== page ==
Why Milk? Why Weed?

The short answer is this: A plant with leaves that emits a milky white substance when the leaf is broken, and grew easily in farm fields and was labeled a “weed” for its ability to pop up everywhere.

Why is it so important?

The Monarch butterfly can’t live without it.

Butterfly Weed

Knowing the differences between types of milkweeds can be a challenge. The diminutive flowers all look about the same, but the leaves, height, and moisture needs of these plants vary quite differently. This post is a quick glimpse of the different types of milkweed. If you would like, you can really get into the details by looking at the taxonomy of Asclepias. But in the efforts of time and simplicity, I am not going to talk about that here.

Northeastern US Native Milkweed Plants

In no particular order, there’s: Butterfly Weed, Common Milkweed, Swamp Milkweed, Showy Milkweed, and Whorled Milkweed and actually hundreds of others. Now, keep in mind, these are milkweeds that are present in the Northeastern United States. There are numerous types of milkweed to learn about and plant as you can see on this extensive list, but this post talks mainly about what I see in and around my home in New Jersey. All milkweed plants benefit the Monarch butterfly and are essential plants for the monarch caterpillar. (See photo below of the Monarch caterpillar). There are two ways for a Monarch to feed, that is, both on the plant (eating the leaves when they are a caterpillar) and in the plant (drinking the nectar as a butterfly).

Monarch Caterpillar


Symbiotic Relationship

Monarchs and milkweed have developed a relationship that in essence, both require each other. Monarchs and milkweeds have co-evolved for a very long time and Monarchs would be even more in decline than they already are if their plight was not so well covered in the news. But while it is important to plant these plants in our gardens, it can be confusing to tell them apart! So here are some specs on how to ID them and what to know if you want to plant them to attract the gorgeous Monarch butterfly to your yard. I also hope that after reading this article, you will be able to understand why having a butterfly bush in your yard will not provide for the entire life cycle of the Monarch butterfly.

Butterfly Weed (Asclepias tuberosa)

This one is easier to pick out of a crowd. It is a vibrant bright orange and does well in full sun. It will not tolerate shade. There is some slight variation in color depending on where you are, but bright orange is the most common. They grow about 1 to 2 feet tall with long, slender leaves and form small clumps. Mine seem to grow the best where there is a little bit of sand mixed into the soil, otherwise known as well-drained soil.

Picture Taken in Central New Jersey of a Monarch on Butterfly Weed (Asclepias tuberosa)
Picture Taken in South Florida of a Monarch on Mexican Milkweed (Asclepias curassivica)

Common Milkweed (Asclepias syriaca)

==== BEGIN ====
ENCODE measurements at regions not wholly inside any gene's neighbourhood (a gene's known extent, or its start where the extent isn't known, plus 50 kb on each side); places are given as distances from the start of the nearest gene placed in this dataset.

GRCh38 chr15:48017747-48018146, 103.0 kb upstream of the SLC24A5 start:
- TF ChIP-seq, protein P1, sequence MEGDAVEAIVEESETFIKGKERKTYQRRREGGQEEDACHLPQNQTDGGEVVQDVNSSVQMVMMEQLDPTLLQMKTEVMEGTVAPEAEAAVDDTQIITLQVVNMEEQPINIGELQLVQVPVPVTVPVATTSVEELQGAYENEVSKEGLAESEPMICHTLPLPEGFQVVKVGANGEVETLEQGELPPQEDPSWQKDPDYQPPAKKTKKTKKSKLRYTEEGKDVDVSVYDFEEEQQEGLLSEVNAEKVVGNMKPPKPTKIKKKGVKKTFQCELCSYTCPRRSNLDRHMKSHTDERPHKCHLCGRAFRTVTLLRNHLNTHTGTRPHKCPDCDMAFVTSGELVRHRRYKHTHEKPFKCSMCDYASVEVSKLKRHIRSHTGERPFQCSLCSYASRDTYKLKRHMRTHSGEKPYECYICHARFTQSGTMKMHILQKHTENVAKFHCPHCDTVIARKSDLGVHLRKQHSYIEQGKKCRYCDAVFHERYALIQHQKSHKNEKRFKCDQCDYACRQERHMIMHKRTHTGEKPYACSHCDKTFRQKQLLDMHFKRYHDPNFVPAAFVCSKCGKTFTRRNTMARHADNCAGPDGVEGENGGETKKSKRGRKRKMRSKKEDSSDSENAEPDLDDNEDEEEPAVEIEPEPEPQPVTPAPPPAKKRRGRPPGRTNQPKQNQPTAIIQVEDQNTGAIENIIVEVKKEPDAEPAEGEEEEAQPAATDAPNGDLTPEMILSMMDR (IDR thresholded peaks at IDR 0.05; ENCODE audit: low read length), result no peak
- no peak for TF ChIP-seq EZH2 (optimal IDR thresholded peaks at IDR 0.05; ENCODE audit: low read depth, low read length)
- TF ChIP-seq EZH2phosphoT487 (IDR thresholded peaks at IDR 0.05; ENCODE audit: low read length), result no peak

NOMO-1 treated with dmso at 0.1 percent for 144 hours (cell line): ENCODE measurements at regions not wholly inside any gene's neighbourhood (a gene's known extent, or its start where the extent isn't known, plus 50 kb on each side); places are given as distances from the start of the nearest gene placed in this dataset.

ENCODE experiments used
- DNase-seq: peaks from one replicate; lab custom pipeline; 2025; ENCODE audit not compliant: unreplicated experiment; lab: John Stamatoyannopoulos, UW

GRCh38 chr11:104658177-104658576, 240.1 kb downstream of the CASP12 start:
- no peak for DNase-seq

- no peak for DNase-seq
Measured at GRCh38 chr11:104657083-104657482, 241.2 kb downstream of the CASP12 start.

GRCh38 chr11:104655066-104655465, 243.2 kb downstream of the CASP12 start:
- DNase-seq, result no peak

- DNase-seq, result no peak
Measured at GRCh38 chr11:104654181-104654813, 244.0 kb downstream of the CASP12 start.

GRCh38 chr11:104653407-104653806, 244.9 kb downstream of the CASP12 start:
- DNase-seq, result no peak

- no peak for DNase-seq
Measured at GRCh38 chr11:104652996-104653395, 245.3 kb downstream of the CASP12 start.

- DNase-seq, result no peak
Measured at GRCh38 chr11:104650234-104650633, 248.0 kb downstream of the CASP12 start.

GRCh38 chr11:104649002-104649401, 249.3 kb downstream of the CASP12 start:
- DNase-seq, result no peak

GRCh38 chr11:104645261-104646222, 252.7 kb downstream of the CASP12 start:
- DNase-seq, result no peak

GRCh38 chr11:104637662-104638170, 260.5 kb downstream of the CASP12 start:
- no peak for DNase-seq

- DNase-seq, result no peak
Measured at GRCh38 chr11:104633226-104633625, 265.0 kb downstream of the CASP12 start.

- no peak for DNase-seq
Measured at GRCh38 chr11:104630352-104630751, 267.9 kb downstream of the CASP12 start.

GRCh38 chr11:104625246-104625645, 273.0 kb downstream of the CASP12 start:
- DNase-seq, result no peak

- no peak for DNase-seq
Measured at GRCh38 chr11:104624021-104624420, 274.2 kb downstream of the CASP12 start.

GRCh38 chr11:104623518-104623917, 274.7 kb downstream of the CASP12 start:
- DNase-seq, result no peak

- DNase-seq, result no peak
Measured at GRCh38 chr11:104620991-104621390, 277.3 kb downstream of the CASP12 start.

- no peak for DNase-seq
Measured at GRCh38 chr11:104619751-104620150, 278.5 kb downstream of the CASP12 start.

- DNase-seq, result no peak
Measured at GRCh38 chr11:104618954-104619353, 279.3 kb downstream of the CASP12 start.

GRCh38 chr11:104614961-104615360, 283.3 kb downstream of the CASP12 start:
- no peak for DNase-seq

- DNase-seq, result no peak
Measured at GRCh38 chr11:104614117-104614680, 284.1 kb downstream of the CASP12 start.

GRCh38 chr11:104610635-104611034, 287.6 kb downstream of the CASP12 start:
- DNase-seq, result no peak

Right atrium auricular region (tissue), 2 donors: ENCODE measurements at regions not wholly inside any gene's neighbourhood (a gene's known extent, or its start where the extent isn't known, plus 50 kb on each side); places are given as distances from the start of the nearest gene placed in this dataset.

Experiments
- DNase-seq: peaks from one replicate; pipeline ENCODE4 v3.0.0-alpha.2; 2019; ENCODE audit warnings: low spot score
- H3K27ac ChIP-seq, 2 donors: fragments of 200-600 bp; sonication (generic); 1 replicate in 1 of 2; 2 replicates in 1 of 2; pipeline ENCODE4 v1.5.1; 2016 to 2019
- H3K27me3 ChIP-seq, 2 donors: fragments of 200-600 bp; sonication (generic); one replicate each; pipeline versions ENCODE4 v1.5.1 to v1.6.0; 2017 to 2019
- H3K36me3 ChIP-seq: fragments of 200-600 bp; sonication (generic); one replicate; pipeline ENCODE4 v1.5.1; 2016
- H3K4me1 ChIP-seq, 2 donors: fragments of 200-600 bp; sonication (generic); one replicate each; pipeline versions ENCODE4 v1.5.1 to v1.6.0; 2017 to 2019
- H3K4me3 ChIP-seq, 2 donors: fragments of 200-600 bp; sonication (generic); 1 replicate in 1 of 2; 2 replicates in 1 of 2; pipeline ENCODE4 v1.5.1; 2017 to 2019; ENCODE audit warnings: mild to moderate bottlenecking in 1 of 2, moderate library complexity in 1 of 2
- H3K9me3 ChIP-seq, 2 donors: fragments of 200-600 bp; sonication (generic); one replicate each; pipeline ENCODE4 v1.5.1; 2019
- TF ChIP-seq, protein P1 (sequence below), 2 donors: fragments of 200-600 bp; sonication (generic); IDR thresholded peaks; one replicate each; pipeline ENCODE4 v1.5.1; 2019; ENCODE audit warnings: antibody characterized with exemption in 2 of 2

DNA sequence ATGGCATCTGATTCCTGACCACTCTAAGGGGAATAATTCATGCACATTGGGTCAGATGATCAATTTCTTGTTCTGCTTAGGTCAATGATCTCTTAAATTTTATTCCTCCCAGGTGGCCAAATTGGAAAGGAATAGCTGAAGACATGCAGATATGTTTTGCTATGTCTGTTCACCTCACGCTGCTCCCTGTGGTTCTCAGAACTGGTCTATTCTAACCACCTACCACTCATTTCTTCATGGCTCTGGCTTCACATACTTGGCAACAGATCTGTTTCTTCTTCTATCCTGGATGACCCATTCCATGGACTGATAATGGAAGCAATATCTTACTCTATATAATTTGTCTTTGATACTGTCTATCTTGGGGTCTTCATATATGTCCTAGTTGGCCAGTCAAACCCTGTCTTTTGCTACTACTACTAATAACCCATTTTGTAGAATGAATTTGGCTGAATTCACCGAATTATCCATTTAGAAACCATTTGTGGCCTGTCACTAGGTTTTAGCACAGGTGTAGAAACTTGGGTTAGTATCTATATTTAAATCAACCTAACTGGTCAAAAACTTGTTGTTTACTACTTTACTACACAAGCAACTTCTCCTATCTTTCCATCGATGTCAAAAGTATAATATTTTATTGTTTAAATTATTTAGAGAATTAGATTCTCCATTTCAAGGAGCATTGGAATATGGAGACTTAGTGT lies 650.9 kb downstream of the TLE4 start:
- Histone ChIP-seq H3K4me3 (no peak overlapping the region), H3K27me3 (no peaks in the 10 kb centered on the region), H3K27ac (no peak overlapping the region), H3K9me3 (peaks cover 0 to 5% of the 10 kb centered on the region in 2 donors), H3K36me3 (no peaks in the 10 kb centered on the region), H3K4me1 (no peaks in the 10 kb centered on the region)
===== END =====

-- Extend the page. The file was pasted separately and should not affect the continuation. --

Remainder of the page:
Often seen poking out of an open field like a plant beacon, common milkweed is found along open fields and even along roadsides and major highways. They thrive best in sunny, moist conditions. When in bloom, the flowers form small ball like clusters. In the photo below, the flowers have already bloomed and are looking a bit spent.

Its long, thick oval shaped leaves are easily recognizable even from a distance. This picture below was taken very early in the summer before the plant bloomed.

Monarch on Common Milkweed

Swamp Milkweed (Asclepias incarnata)

Swamp milkweed should be your go-to if you have wet spots in your garden.  Swamp milkweed, rose milkweed, rose milkflower, swamp silkweed, or white Indian hemp, is an herbaceous perennial plant species native to North America. Butterflies and hummingbirds alike love it. It will also tolerate dry areas well, despite what the name implies. We have some swamp milkweed on the outer rim of our rain garden. It grows taller than butterfly weed, but not quite as tall as common milkweed usually.

Female Monarch on Swamp Milkweed

They Rely on Their Host Plant

The larval form of a Monarch, the recognizable yellow and black caterpillar needs milkweed leaves to survive. This is what is known as a “host plant”.

Some butterflies, like the woodland Red-Spotted Purple butterfly can use several plants as their host plant including cottonwood, poplar, and hawthorn trees. The Monarch, only one kind of plant: milkweed. This is one of the reasons native plant enthusiasts discourage the planting of the non-native butterfly bush, (Buddleja [or Buddleia]). You are only helping the butterfly in its current state as an adult butterfly, you are not helping the entire life cycle. In fact, butterfly bushes even outcompete our native plants in the landscape due to their highly successful reproduction rate in seed production and dispersal. Yet, not one native species of caterpillar feeds on the butterfly bush plant.

Fun Fact to Know

A fun fact to leave you with…the Viceroy (Limenitis archippus), is actually more closely related to the Red-Spotted Purple (Limenitis arthemis) butterfly than it is to its exact lookalike, the Monarch. They do not eat milkweed. Note the secondary black wing bar going lengthwise on the wing, which Monarchs don’t have. These twins to the Monarch can also appear just slightly smaller than the Monarch and they do not migrate like the Monarchs do!

This is a Viceroy, not a Monarch


Red-Spotted Purple Butterfly (Limenitis arthemis astyanax)


Male Monarch (note the black dot on thickest black line) on Swamp Milkweed in My Rain Garden

The plants that will benefit the Monarch are those in the Asclipiacedaide classification. So look for those the next time you come across some milkweed in your local native plant nursery. The Monarchs need people like you!!!!

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